Friday 24 September – finals

Saturday 25 September – voting closes

Monday 27 September – announcement of the winner

Get voting so we can say once and for all what the greatest icon of whisky is! And then we find something else to argue about. 

UPDATE, 27 September:

The winner was… Bunnahabhain with Lagavulin as the runner-up.

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Win a trip to Islay during Fèis Ìle 2022 with Bunnahabhain!

We’re giving you and a plus-one the chance to head to Islay and to enjoy some Fèis Ìle 2022 festivities with the wonderful folk at Bunnahabhain Distillery. You don’t want…

We’re giving you and a plus-one the chance to head to Islay and to enjoy some Fèis Ìle 2022 festivities with the wonderful folk at Bunnahabhain Distillery. You don’t want to miss out.

Spending the last two years not attending Fèis Ìle in person has been hard for us whisky lovers. We miss the sights, the sounds, the smells. Frankly, you’ll have to forgive some of us here at MoM Towers who have been experiencing some slight withdrawal symptoms. Jake has taken to standing underneath a sprinkler while blasting Celtic tunes. I’m making travel arrangements for ferries and flights and then cancelling all of them at the last minute. I think I even saw Sam scribbling his own label on a mock TBWC exclusive bottle. It was very clearly bourbon. The poor soul.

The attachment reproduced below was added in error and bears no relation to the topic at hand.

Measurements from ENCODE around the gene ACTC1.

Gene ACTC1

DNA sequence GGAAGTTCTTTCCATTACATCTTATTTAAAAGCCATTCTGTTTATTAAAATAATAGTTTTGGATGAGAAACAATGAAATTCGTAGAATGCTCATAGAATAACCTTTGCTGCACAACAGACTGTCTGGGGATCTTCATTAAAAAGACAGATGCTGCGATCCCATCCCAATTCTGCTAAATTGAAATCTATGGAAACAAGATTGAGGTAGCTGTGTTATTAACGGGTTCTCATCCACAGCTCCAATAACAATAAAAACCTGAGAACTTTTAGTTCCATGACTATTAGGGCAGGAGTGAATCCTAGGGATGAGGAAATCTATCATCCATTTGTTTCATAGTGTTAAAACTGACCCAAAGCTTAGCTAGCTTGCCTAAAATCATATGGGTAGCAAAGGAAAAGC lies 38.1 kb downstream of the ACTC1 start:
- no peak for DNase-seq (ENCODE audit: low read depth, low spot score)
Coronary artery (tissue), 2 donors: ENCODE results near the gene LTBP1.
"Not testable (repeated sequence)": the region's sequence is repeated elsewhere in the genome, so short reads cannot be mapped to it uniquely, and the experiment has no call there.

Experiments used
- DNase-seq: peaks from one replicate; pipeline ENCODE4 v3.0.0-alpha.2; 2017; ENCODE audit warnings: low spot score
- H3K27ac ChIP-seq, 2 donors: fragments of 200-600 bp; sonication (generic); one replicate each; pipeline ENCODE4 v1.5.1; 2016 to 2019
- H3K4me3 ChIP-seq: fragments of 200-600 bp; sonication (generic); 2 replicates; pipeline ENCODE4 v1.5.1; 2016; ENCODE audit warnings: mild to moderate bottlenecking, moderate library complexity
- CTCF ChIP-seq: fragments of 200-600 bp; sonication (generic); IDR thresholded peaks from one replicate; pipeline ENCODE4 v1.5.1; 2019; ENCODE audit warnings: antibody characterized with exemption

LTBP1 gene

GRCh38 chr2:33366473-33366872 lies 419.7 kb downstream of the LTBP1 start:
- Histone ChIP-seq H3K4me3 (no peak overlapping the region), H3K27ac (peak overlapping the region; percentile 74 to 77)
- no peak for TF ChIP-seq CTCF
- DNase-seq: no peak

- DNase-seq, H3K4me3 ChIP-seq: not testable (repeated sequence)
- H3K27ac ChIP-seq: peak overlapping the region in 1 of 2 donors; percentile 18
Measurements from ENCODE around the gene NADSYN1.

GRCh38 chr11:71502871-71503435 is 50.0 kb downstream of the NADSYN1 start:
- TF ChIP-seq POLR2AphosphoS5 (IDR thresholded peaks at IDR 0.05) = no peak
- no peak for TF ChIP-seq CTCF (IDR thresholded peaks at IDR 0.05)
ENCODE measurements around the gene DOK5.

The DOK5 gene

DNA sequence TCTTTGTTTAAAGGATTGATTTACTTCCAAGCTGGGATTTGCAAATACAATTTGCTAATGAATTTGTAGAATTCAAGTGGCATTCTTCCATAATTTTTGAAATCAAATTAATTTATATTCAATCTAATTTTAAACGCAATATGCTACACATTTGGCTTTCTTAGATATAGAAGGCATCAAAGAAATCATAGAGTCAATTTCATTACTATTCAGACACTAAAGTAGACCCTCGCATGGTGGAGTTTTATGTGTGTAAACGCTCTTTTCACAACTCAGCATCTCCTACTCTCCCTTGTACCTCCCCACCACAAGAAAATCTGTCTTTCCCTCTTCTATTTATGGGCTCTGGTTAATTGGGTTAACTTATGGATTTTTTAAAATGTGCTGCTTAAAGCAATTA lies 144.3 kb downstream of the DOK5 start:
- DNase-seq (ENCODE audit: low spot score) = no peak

There’s only one cure for all of this. We simply must go next year. We have to experience the island, the food, the music, the wilderness and, of course, the whisky. We’re sure you’re of a similar mindset. This is why we came up with a brilliant idea. Why don’t we send a couple of you to the island while the festival is going on behalf of us and our friends over at Bunnahabhain Distillery

That’s right, it’s competition time. And this one is a doozy. We’re jetting you off to Scotland for three nights from 2-5 June 2022 to enjoy an array of activities and boozy delights. And it’s all happening while Fèis Ìle 2022 is taking place (27 May – 4 June). Want to know exactly what you could win? Of course you do. Here’s the list in full: